[Sidenote: The Great Cordial.]

His drugs gained fame for cures, and sometimes for the reverse. He had presented some to Overbury. Ill-natured gossip attributed the death of the Countess of Rutland on September 1, 1612, to pills of his composition. The wonder is that in neither case was any sinister motive charged. On the other hand, his Great Cordial or Elixir, which is not to be confounded with his Simple Cordial, was credited with astonishing virtues, and devoutly imbibed. His exact prescription for it is no longer extant. It is not clear whether he ever divulged the quantities as well as the ingredients. As specified by himself it might not have the air of quackery, which, it cannot be denied, surrounds the receipt handed down to posterity. Charles the Second's apothecary, Nicholas le Febre, or le Febure, compounded it for the royal use, and printed an account in 1664. Evelyn relates that he accompanied Charles to see the preparation in 1662. But le Febre, Kenelm Digby, and Alexander Fraser tampered with the original. It is acknowledged that Fraser added the flesh, heart, and liver of vipers, and the mineral unicorn. Other liberties, it may be apprehended, were taken. The receipt as drawn up by le Febre reads like a botanist's catalogue interpolated with oriental pearls, ambergris, and bezoardic stones, to add mystery. The old London Pharmacopoeia gave a simpler receipt, in which the ingredients were zedoary and saffron, distilled with crabs' claws, cinnamon, nutmeg, cloves, cardamom seeds, and sugar.

[Sidenote: Political Disquisitions.]

Physical science did not occupy all his leisure. He wrote much. At different periods of his imprisonment, which cannot be precisely fixed, he composed a variety of treatises. He discussed many questions of politics, theoretical and practical. In his Prerogative of Parliaments he undertook to prove by an elaborate survey of past relations between the Crown and the Legislature, that the royal power gains and does not lose through regular and amicable relations with the House of Commons. The Savoy Marriage is a demonstrative argument against the proposed double family alliance between Savoy and the House of Stuart. Of that, and of his Discourse of the Invention of Ships, his Observations concerning the Royal Navy and Sea Service, and the Letter to Prince Henry on the Model of a Ship, I have already spoken. He composed A Discourse on War in General, which is very sententious. From his notebooks he collected, in his Arts of the Empire and The Prince, better known as Maxims of State, a series of wise, almost excessively wise, thoughts which had occurred to him in the course of his eager reading. An essay on the Seat of Government, and Observations concerning the Causes of the Magnificency and Opulency of Cities, show equal exuberance of learning, chiefly classical, though they cannot be said to be very conclusive. The former reads as if it had been meant for an introduction to a contemplated ampler view of polity. He must have studied not merely general, but economic politics, if the Observations touching Trade and Commerce with the Hollander and other Nations be by him. That remains a matter of doubt. Both Oldys and a recent German writer ascribe the work, published under five varying titles, to John Keymer, the Cambridge vintner, who is said to have composed, about 1601, Observations upon the Dutch Fishery. Ralegh more commonly has the credit of it. The dissertation, first printed inaccurately, and under a different heading, in 1650, shows minute statistical information, though it propounds, as might be expected, not a few economic fallacies. Its aim is the not very generous one of abstracting the carrying trade from Holland. The author engages, if he should be empowered to inquire officially, to enrich the King's coffers with a couple of millions in two or three years.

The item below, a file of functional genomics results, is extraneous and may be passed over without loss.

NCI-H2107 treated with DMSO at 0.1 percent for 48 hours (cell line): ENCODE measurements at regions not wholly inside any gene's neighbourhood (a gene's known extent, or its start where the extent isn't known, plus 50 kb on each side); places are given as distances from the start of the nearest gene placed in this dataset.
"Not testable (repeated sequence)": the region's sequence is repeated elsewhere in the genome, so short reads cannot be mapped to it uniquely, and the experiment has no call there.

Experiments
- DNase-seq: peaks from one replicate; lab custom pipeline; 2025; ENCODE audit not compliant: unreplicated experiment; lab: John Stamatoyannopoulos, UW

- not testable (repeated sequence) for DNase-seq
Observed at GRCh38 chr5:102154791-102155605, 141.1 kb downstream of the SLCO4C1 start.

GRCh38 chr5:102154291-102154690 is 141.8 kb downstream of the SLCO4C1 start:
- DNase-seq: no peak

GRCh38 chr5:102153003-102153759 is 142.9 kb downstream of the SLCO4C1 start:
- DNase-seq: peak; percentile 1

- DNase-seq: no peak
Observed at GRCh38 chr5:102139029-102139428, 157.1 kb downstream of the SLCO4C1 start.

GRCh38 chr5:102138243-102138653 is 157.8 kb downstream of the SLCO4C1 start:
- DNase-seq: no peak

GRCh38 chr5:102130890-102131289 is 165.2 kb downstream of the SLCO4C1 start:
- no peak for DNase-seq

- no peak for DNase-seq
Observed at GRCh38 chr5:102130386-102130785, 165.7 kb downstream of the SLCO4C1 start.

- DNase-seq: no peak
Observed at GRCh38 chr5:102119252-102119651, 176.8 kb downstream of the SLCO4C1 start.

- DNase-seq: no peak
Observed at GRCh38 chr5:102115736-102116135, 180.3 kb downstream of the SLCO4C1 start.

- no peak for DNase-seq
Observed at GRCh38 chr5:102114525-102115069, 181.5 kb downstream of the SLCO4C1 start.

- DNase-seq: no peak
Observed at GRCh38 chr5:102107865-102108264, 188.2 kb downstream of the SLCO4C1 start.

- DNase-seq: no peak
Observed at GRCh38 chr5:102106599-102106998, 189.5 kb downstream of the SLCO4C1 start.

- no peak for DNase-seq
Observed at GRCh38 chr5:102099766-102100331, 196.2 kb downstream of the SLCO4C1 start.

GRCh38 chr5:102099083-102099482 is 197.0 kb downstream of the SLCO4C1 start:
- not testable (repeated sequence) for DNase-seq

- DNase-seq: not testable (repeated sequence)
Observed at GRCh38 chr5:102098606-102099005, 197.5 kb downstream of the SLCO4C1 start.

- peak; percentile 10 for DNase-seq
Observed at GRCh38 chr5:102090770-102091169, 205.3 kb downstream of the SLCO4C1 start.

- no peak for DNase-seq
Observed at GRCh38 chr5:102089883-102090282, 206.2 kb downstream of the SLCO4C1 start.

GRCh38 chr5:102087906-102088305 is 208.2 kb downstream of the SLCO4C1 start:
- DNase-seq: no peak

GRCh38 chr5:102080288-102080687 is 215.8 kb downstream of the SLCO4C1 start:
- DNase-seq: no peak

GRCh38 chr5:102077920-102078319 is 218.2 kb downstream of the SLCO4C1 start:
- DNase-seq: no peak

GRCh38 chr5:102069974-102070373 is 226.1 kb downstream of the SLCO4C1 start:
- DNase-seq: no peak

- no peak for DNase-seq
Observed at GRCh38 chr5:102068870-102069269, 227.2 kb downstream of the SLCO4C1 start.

[Sidenote: Moral and Metaphysical Essays.]